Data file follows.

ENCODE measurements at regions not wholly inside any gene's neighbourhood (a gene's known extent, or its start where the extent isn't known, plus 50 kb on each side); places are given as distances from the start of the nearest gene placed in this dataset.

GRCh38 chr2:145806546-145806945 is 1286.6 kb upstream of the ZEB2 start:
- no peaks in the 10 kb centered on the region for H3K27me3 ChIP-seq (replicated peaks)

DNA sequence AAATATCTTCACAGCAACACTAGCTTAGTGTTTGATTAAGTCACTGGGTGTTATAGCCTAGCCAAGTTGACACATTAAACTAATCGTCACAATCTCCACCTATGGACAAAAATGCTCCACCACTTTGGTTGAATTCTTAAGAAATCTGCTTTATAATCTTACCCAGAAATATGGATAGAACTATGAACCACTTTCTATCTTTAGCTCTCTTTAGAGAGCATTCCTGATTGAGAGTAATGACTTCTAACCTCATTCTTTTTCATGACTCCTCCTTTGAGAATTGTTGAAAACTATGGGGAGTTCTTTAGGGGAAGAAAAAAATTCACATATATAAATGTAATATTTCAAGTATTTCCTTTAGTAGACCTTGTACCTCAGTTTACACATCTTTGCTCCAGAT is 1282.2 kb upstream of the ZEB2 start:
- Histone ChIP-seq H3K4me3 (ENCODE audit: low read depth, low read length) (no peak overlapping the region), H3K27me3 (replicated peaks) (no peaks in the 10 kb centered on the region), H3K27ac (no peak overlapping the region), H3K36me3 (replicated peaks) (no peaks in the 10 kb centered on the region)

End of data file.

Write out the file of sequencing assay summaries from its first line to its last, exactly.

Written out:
ENCODE measurements at regions not wholly inside any gene's neighbourhood (a gene's known extent, or its start where the extent isn't known, plus 50 kb on each side); places are given as distances from the start of the nearest gene placed in this dataset.

GRCh38 chr2:145806546-145806945 is 1286.6 kb upstream of the ZEB2 start:
- no peaks in the 10 kb centered on the region for H3K27me3 ChIP-seq (replicated peaks)

DNA sequence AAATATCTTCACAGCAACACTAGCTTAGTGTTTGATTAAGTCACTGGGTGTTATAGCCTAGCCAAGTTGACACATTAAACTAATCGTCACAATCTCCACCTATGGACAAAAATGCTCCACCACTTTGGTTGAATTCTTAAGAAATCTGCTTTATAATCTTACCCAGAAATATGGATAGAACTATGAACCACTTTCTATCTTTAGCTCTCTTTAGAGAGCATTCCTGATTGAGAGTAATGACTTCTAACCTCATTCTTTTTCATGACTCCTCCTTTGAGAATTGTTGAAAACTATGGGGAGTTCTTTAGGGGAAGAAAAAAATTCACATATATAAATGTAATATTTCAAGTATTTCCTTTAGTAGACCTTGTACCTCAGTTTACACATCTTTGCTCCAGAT is 1282.2 kb upstream of the ZEB2 start:
- Histone ChIP-seq H3K4me3 (ENCODE audit: low read depth, low read length) (no peak overlapping the region), H3K27me3 (replicated peaks) (no peaks in the 10 kb centered on the region), H3K27ac (no peak overlapping the region), H3K36me3 (replicated peaks) (no peaks in the 10 kb centered on the region)